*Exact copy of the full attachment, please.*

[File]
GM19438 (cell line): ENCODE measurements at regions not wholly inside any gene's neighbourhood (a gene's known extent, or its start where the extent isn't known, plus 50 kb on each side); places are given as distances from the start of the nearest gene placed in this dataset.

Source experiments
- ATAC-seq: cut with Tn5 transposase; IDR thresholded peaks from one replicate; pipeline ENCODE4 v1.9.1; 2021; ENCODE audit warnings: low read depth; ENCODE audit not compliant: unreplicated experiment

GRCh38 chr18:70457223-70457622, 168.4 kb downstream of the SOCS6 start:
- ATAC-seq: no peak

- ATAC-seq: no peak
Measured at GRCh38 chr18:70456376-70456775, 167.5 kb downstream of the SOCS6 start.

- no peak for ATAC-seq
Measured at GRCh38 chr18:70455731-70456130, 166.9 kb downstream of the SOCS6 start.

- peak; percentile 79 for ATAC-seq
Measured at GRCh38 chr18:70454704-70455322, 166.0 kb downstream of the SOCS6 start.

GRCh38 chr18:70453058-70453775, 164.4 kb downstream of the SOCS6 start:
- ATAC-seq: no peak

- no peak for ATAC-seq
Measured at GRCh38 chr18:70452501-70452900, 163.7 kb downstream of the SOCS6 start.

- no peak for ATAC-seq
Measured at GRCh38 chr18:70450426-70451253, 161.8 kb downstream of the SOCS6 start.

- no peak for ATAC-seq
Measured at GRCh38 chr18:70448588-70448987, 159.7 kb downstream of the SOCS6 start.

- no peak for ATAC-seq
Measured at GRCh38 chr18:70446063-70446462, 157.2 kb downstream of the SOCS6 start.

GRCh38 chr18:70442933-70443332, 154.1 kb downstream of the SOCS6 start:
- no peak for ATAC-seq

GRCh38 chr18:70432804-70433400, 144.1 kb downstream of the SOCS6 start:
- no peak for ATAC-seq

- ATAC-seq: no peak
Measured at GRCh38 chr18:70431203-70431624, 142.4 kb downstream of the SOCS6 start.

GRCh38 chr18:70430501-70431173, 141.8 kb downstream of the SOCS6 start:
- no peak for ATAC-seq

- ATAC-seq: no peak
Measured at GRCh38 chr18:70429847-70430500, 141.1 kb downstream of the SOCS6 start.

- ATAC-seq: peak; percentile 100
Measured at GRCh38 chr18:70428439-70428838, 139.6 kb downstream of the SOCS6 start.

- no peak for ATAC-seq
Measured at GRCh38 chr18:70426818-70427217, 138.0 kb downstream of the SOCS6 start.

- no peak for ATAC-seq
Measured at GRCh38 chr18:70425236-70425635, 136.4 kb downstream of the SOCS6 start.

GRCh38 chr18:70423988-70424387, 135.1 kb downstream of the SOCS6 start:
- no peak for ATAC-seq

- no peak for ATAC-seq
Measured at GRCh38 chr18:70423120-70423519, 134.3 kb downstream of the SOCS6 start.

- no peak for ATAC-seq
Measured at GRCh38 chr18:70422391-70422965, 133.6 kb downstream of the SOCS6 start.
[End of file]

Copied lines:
GM19438 (cell line): ENCODE measurements at regions not wholly inside any gene's neighbourhood (a gene's known extent, or its start where the extent isn't known, plus 50 kb on each side); places are given as distances from the start of the nearest gene placed in this dataset.

Source experiments
- ATAC-seq: cut with Tn5 transposase; IDR thresholded peaks from one replicate; pipeline ENCODE4 v1.9.1; 2021; ENCODE audit warnings: low read depth; ENCODE audit not compliant: unreplicated experiment

GRCh38 chr18:70457223-70457622, 168.4 kb downstream of the SOCS6 start:
- ATAC-seq: no peak

- ATAC-seq: no peak
Measured at GRCh38 chr18:70456376-70456775, 167.5 kb downstream of the SOCS6 start.

- no peak for ATAC-seq
Measured at GRCh38 chr18:70455731-70456130, 166.9 kb downstream of the SOCS6 start.

- peak; percentile 79 for ATAC-seq
Measured at GRCh38 chr18:70454704-70455322, 166.0 kb downstream of the SOCS6 start.

GRCh38 chr18:70453058-70453775, 164.4 kb downstream of the SOCS6 start:
- ATAC-seq: no peak

- no peak for ATAC-seq
Measured at GRCh38 chr18:70452501-70452900, 163.7 kb downstream of the SOCS6 start.

- no peak for ATAC-seq
Measured at GRCh38 chr18:70450426-70451253, 161.8 kb downstream of the SOCS6 start.

- no peak for ATAC-seq
Measured at GRCh38 chr18:70448588-70448987, 159.7 kb downstream of the SOCS6 start.

- no peak for ATAC-seq
Measured at GRCh38 chr18:70446063-70446462, 157.2 kb downstream of the SOCS6 start.

GRCh38 chr18:70442933-70443332, 154.1 kb downstream of the SOCS6 start:
- no peak for ATAC-seq

GRCh38 chr18:70432804-70433400, 144.1 kb downstream of the SOCS6 start:
- no peak for ATAC-seq

- ATAC-seq: no peak
Measured at GRCh38 chr18:70431203-70431624, 142.4 kb downstream of the SOCS6 start.

GRCh38 chr18:70430501-70431173, 141.8 kb downstream of the SOCS6 start:
- no peak for ATAC-seq

- ATAC-seq: no peak
Measured at GRCh38 chr18:70429847-70430500, 141.1 kb downstream of the SOCS6 start.

- ATAC-seq: peak; percentile 100
Measured at GRCh38 chr18:70428439-70428838, 139.6 kb downstream of the SOCS6 start.

- no peak for ATAC-seq
Measured at GRCh38 chr18:70426818-70427217, 138.0 kb downstream of the SOCS6 start.

- no peak for ATAC-seq
Measured at GRCh38 chr18:70425236-70425635, 136.4 kb downstream of the SOCS6 start.

GRCh38 chr18:70423988-70424387, 135.1 kb downstream of the SOCS6 start:
- no peak for ATAC-seq

- no peak for ATAC-seq
Measured at GRCh38 chr18:70423120-70423519, 134.3 kb downstream of the SOCS6 start.

- no peak for ATAC-seq
Measured at GRCh38 chr18:70422391-70422965, 133.6 kb downstream of the SOCS6 start.